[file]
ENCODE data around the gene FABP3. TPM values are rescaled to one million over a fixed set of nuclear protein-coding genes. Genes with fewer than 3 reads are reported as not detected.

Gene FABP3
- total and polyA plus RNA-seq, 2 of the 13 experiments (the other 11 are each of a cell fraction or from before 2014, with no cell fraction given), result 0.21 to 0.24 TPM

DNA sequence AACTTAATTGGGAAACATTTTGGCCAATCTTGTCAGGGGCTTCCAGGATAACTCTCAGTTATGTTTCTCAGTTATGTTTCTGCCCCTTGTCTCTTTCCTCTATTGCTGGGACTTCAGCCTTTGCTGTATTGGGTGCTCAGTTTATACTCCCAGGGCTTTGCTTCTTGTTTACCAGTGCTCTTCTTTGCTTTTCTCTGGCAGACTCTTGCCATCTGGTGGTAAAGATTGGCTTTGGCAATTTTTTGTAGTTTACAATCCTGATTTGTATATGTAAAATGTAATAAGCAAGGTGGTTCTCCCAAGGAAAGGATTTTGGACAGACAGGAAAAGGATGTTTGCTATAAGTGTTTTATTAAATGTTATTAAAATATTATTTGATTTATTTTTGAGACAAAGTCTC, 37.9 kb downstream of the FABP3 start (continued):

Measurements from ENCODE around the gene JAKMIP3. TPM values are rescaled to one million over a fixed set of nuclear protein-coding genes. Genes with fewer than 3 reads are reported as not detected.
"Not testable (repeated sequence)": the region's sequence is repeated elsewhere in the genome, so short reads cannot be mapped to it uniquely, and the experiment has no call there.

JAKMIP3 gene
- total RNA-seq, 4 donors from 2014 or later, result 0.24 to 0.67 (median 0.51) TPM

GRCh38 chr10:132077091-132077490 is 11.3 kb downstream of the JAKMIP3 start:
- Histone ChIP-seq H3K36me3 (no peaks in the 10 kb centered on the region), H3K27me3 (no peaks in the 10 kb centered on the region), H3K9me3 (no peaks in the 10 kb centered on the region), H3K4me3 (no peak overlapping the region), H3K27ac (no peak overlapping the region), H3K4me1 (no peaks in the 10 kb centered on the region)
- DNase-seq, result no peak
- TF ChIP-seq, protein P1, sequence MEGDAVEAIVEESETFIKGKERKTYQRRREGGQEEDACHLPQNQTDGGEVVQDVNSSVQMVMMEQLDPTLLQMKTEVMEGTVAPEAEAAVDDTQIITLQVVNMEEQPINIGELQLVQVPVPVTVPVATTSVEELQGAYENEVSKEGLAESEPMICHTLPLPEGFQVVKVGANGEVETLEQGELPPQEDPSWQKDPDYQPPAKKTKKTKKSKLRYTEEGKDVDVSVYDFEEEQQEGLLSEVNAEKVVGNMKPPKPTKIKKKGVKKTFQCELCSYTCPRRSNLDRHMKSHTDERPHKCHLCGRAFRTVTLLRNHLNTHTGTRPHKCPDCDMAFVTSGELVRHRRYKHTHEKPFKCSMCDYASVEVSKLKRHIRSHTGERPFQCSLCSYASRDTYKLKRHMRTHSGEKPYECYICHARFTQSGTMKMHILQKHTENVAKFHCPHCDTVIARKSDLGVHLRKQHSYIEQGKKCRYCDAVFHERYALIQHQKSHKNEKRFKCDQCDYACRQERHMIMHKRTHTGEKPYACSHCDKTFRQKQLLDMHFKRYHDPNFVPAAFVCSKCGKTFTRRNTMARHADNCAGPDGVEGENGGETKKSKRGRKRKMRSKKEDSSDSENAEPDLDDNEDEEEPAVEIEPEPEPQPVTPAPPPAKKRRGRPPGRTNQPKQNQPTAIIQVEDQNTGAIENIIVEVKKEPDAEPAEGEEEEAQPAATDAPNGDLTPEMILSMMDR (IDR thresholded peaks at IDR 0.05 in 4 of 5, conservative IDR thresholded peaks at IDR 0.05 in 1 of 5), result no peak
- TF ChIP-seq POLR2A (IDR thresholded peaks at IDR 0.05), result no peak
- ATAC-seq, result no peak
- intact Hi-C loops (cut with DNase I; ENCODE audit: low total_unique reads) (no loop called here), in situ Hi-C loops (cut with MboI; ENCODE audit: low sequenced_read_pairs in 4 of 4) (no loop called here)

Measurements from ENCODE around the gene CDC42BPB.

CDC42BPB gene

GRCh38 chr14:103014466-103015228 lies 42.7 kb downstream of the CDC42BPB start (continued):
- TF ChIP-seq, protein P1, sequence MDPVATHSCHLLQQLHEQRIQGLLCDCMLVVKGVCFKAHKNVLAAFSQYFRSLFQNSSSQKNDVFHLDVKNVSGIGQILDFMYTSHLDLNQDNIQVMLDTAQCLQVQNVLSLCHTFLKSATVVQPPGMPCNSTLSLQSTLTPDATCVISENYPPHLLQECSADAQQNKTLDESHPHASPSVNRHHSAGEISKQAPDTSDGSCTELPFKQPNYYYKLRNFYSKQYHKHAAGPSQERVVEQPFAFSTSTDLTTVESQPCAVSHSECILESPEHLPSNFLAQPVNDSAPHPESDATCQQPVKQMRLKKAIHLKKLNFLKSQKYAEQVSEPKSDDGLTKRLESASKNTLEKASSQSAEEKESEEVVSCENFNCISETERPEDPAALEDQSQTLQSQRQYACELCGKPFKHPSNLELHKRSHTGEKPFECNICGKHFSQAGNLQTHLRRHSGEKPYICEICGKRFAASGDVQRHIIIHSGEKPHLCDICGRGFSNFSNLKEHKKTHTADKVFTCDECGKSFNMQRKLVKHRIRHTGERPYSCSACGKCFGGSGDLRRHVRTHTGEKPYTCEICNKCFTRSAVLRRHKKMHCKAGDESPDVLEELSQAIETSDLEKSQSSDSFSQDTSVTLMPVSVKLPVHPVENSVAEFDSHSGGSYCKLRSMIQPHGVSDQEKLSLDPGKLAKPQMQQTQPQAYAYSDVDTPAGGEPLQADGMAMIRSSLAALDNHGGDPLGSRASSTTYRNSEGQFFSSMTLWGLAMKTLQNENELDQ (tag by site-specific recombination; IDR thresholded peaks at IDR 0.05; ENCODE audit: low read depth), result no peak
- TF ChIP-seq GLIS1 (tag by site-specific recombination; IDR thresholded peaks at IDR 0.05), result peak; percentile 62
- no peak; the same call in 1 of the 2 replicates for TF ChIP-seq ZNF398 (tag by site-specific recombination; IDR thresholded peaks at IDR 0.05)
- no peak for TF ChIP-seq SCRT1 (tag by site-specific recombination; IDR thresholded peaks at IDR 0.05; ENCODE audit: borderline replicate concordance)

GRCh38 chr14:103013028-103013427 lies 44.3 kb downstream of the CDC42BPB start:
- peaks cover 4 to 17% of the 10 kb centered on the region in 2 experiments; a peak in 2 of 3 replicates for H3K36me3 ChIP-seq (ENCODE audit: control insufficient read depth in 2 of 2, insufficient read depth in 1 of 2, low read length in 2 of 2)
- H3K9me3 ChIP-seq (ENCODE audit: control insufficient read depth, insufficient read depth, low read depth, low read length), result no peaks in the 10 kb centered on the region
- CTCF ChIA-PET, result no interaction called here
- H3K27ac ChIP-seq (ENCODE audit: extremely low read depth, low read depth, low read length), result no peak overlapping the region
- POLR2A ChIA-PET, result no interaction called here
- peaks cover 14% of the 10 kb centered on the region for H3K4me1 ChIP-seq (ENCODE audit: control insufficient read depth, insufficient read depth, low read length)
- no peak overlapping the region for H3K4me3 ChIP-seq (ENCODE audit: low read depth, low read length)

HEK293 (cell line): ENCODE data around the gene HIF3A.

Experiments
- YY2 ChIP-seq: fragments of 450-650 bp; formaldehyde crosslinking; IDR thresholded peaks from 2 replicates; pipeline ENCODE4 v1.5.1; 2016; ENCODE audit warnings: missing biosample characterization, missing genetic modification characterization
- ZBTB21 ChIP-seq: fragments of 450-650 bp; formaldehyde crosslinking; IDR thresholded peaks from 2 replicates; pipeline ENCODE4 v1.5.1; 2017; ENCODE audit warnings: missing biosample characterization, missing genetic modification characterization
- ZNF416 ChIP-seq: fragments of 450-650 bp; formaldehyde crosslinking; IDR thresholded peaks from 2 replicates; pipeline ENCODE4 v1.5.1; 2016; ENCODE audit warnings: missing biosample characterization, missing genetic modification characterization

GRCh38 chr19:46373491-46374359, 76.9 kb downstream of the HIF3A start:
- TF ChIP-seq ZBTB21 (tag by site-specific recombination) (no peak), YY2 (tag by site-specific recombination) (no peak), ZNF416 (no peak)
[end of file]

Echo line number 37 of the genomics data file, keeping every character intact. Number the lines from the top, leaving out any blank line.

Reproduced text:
- TF ChIP-seq ZBTB21 (tag by site-specific recombination) (no peak), YY2 (tag by site-specific recombination) (no peak), ZNF416 (no peak)